One of the latest polls in South Korea shows 60 percent in opposition of Cho Kuk’s appointment as justice minister. That’s a sharp increase compared to last week, when opposition stood at about 40 percent. What has changed?
Cho, the former senior secretary to the president for civil affairs under Moon Jae-in’s Cabinet, has been embroiled in numerous scandals and allegations over the past few weeks. None of them was critical enough to stop Cho from pursuing a post as the country’s justice minister. However, the atmosphere began to change as a series of allegations involving his daughter emerged.
Cho’s daughter is currently suspected of having received preferential treatment in the process of entering one of the most prestigious universities in Seoul with a controversial academic paper.
She was listed as a primary author of a pathology paper published in a renowned medical journal after a two-week internship at a medical science institute under Dankook University in 2008, when she was still a high school student. It has been speculated that the paper may have helped her obtain a place at Korea University in 2010.
She also received a total of 12 million South Korean won ($9,900) in scholarships over six semesters from 2016 through 2018 at the Pusan National University’s Graduate School of Medicine, and many speculate that she also received preferential treatment from the school thanks to her father’s status.
People are increasingly angry over the allegations relating to Cho’s daughter. More broadly, the opposition to Cho’s nomination is an indication that many are disappointed in the way the current government, in which Cho has played a significant role, has lived up to its promises of bringing justice, fairness, and equality to Korean society.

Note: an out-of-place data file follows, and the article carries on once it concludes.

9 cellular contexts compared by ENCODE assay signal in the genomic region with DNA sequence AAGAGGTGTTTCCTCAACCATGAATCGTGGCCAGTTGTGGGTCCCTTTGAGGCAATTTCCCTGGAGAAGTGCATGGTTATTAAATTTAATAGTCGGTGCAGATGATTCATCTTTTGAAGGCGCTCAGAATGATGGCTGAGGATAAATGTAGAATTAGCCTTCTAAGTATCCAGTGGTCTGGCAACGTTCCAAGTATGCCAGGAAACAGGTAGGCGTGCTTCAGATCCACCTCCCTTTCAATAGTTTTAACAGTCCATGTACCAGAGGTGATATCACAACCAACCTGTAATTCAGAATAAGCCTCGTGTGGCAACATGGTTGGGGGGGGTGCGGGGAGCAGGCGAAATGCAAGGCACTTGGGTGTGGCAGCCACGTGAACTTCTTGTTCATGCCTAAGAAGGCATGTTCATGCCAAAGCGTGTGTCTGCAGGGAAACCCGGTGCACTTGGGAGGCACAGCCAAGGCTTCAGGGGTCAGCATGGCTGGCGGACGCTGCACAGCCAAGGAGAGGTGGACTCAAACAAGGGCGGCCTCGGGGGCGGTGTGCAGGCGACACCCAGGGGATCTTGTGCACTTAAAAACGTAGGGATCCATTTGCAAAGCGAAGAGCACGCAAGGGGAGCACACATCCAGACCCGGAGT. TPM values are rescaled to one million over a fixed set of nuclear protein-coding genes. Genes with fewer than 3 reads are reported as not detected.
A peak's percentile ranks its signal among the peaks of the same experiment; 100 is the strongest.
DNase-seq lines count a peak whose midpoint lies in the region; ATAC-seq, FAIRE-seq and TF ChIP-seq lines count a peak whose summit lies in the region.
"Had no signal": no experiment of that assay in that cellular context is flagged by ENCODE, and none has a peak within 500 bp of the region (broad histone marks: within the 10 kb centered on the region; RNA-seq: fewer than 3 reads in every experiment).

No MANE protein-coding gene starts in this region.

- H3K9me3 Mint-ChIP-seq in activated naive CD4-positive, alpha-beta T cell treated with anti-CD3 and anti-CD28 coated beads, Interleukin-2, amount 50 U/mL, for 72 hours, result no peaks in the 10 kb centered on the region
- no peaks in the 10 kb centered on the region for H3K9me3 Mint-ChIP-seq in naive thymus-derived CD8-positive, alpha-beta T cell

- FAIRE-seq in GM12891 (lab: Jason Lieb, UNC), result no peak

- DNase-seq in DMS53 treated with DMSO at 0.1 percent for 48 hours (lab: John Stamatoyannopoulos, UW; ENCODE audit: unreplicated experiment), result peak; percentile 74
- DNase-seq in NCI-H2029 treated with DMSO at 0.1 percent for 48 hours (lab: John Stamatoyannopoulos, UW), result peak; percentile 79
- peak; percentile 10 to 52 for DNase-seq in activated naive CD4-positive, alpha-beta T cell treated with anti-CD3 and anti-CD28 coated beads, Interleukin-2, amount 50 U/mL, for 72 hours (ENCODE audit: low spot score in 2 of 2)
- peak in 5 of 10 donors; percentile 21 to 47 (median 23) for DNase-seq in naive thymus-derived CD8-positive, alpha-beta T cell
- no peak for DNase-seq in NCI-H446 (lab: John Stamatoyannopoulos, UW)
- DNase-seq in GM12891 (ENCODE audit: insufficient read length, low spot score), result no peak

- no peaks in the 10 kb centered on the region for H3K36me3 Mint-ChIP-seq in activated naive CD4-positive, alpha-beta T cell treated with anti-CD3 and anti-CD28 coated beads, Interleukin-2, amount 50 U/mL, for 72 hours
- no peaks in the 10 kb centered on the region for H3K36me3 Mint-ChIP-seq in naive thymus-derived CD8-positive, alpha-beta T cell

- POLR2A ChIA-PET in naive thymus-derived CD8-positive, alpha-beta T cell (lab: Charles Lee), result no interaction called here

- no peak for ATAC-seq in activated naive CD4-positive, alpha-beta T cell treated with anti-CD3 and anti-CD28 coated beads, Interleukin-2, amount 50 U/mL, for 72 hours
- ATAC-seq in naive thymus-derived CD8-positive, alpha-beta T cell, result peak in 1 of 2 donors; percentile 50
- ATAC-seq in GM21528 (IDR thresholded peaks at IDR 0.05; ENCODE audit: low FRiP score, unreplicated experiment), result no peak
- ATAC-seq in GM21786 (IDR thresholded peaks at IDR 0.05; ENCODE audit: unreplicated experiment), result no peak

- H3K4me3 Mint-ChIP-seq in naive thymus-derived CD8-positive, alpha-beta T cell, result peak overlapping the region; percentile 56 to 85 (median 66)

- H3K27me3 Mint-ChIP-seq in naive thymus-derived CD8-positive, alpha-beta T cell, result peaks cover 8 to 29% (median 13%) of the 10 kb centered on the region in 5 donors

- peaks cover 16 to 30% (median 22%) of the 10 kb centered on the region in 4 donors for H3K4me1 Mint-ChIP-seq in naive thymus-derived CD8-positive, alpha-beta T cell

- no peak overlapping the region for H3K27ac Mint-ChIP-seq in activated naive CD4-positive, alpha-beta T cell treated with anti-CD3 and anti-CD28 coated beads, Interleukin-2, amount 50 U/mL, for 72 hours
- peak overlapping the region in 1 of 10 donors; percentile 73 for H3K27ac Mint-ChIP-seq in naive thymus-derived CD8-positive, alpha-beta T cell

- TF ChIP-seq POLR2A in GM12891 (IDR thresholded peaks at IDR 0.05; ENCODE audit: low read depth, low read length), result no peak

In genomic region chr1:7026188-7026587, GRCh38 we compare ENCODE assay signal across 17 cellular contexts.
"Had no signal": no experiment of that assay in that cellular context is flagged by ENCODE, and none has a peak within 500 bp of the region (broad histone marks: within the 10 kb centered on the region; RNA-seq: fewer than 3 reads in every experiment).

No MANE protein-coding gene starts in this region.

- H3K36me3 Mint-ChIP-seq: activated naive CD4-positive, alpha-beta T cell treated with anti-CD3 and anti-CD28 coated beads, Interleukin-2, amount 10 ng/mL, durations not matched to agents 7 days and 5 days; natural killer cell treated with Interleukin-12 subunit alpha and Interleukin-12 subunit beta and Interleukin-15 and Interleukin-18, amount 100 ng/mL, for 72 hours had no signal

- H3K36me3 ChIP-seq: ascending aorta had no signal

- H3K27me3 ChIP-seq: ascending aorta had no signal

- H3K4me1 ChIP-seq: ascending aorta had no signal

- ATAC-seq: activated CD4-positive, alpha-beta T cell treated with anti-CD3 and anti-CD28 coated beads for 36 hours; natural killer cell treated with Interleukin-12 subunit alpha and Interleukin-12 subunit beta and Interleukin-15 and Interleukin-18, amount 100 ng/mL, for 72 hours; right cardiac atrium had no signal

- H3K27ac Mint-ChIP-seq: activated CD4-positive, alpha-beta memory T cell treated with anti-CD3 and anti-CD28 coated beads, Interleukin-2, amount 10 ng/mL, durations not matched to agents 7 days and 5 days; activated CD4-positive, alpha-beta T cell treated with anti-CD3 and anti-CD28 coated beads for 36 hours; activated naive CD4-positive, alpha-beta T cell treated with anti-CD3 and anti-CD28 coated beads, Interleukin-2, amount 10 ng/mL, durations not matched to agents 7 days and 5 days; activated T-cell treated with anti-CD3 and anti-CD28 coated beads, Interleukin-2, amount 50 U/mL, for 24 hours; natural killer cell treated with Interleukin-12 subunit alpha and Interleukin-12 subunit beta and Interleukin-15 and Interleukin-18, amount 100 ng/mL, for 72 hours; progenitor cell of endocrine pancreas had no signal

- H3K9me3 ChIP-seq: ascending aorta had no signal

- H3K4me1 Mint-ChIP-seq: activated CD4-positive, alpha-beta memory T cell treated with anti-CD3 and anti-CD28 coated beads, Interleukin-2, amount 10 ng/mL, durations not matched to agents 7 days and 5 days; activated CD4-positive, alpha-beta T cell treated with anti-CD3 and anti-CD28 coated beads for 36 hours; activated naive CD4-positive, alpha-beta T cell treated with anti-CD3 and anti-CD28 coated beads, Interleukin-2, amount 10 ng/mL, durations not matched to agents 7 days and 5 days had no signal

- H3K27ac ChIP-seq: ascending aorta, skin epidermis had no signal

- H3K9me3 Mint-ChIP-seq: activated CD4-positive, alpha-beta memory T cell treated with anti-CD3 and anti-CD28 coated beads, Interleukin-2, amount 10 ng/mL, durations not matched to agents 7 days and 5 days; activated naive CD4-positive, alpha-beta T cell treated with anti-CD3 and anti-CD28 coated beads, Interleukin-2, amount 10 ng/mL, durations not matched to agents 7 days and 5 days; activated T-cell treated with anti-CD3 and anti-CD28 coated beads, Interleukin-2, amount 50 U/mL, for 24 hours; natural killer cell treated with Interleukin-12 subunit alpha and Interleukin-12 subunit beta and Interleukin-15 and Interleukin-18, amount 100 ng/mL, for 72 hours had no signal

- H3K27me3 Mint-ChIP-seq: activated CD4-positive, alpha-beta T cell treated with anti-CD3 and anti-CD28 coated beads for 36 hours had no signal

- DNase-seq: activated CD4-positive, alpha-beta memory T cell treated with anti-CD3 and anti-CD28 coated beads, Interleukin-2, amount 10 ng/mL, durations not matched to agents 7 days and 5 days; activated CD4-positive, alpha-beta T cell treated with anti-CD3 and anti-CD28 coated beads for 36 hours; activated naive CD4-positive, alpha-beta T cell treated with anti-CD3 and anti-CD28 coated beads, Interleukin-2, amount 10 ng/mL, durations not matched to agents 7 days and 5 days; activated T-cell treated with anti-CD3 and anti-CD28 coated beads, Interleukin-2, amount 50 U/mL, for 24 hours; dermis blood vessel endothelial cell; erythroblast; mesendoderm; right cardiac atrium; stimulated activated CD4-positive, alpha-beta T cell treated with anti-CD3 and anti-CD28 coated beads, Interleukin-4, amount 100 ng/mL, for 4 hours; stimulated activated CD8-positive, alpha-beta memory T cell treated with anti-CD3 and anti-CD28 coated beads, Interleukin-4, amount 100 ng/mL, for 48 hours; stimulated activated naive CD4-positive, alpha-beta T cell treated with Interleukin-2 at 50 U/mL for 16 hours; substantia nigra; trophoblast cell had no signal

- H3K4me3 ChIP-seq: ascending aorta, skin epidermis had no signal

According to a survey by Hankook Research in March, 88 percent of respondents said the law is not being carried out fairly in South Korea, while 80 percent said South Korea is becoming an increasingly difficult country to succeed in. In addition, 79 percent of respondents said that the South is not a society where people can climb up socioeconomic ladders even if they try hard.
Also, 72 percent of respondents said that, in their assessment, social competition is not being conducted fairly, while 64 percent said many do not face punishment in South Korea even though they engage in unfair practices.
These views were widely held, without significant differences among generations, regions, and classes. In other words, many Koreans believe that there are rampant privileges and unfair practices in Korean society that individuals cannot overcome.
Despite growing criticism, Cho recently expressed his determination to undergo a confirmation hearing to become justice minister and help carry out the Moon administration’s judicial reforms – even while apologizing to the public.
The ruling Democratic Party also plans to arrange a separate hearing for Cho to be able to directly speak to the public, in a move to support him.
The public, however, doesn’t seem to be convinced, Moon’s approving rating fell to 46.2 percent between August 19 and 23, a 2.7 percent drop from the previous week, according to the latest poll conducted by Realmeter. About 50 percent of respondents expressed negative views of the president, marking the highest level of dissatisfaction since Moon’s inauguration.
Approving rates for Moon’s Democratic Party also decreased to 38.3 percent, a 2.3 percent drop over the same period.
What’s needed for Cho and the ruling party now is to elucidate the various allegations against Cho and reassure the public that there were no unfair or illegal practices seeking personal gain for Cho himself and his family members. So far, he has not been able to do this.
The political parties have agreed to convene a two-day confirmation hearing for Cho starting on September 2. All eyes will be on the hearing.